I had a question right then but did not ask. I was way too self-conscious about my accent and I worried that I might have to repeat the question in order to be understood. I stayed quiet. The question was this: What if people are working but the returns are next to nothing. You know, like slaves. Like hamsters running forever but not really going anywhere.
That question continues to bug me. I have forever worried that the automation means that owners of those digital abstractions will get to hoard way more money than ever before. This, in a political environment that discourages redistribution of income, will lead to workers working away but ...
The NY Times adds more to my worries, via this chart:
The message is straightforward. Only a few decades ago, the middle class and the poor weren’t just receiving healthy raises. Their take-home pay was rising even more rapidly, in percentage terms, than the pay of the rich.Megan McArdle, who is by no means left of the political-economic center, writes about the slow wage growth even though unemployment rate is at a low, low 4.3 percent:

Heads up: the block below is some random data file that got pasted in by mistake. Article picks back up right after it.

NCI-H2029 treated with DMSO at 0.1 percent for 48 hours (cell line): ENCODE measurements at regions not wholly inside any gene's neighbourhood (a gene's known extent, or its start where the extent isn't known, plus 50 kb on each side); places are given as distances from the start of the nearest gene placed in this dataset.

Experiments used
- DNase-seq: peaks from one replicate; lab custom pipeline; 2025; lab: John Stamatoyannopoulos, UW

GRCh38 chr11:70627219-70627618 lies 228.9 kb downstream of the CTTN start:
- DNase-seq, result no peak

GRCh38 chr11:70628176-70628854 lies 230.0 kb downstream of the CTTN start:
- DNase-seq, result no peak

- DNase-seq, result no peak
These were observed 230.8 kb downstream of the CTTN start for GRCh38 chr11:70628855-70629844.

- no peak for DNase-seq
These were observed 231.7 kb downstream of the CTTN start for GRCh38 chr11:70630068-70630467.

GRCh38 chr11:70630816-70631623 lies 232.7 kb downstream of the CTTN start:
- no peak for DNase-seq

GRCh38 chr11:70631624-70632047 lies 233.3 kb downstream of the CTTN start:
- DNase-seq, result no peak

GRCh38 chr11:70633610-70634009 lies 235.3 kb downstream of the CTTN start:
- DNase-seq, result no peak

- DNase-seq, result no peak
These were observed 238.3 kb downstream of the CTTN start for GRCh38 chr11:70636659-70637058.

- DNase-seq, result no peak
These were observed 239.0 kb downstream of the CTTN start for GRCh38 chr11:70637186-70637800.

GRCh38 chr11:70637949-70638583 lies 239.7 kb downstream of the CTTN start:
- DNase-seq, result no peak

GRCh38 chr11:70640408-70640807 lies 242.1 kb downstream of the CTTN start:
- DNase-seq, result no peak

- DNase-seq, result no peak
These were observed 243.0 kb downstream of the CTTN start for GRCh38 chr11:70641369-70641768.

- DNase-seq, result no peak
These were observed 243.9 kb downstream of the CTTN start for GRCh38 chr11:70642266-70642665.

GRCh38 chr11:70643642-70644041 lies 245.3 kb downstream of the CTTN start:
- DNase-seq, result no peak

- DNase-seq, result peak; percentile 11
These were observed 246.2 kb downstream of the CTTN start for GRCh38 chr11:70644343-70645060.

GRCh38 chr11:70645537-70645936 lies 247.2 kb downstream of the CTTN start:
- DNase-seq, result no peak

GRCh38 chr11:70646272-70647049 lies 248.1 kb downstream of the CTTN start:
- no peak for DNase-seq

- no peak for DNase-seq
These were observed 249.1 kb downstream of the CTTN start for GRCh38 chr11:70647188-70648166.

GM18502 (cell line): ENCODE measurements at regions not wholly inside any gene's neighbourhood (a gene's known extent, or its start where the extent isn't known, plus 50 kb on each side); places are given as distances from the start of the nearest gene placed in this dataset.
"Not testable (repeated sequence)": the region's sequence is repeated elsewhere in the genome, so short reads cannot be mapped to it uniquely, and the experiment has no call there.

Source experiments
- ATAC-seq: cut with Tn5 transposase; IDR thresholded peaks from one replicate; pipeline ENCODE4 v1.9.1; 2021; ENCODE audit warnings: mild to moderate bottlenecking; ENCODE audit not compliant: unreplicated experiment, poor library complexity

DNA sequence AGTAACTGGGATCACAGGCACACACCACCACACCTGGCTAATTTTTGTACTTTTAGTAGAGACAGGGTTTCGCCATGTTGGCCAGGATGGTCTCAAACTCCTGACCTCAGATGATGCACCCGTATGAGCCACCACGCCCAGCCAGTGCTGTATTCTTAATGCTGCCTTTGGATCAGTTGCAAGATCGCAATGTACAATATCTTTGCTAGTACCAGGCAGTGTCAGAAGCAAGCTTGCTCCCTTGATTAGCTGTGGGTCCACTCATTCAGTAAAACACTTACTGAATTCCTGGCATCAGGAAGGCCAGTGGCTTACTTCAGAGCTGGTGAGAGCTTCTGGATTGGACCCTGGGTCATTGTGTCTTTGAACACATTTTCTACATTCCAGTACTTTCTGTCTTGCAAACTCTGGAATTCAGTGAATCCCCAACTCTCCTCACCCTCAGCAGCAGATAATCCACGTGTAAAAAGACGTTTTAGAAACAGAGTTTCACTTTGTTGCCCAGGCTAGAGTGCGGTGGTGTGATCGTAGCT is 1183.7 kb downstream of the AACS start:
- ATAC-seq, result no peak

In recent decades, by contrast, only very affluent families — those in roughly the top 1/40th of the income distribution — have received such large raises. Yes, the upper-middle class has done better than the middle class or the poor, but the huge gaps are between the super-rich and everyone else.
So this slow wage growth may simply be what the labor market now looks like. Earlier eras of tight labor markets produced big increases in wages, but those increases were matched by rising worker productivity. Today, employers striving for productivity may replace the worker altogether, either by outsourcing to a lower-wage country or by giving that job to a machine.It is no mystery to me--I have forever blogged about the need for a new social contract. If only this president and his minions, and the likes of Paul Ryan and Mitch McConnell who manically advocate tax-cuts for the wealthy, will honestly respond to these real trends, instead of inventing their own alternative facts!
So the biggest mystery is not why U.S. wage growth seems stuck even as unemployment falls. The biggest mystery is how we’re going to adjust our economy, our culture and our politics to the new normal.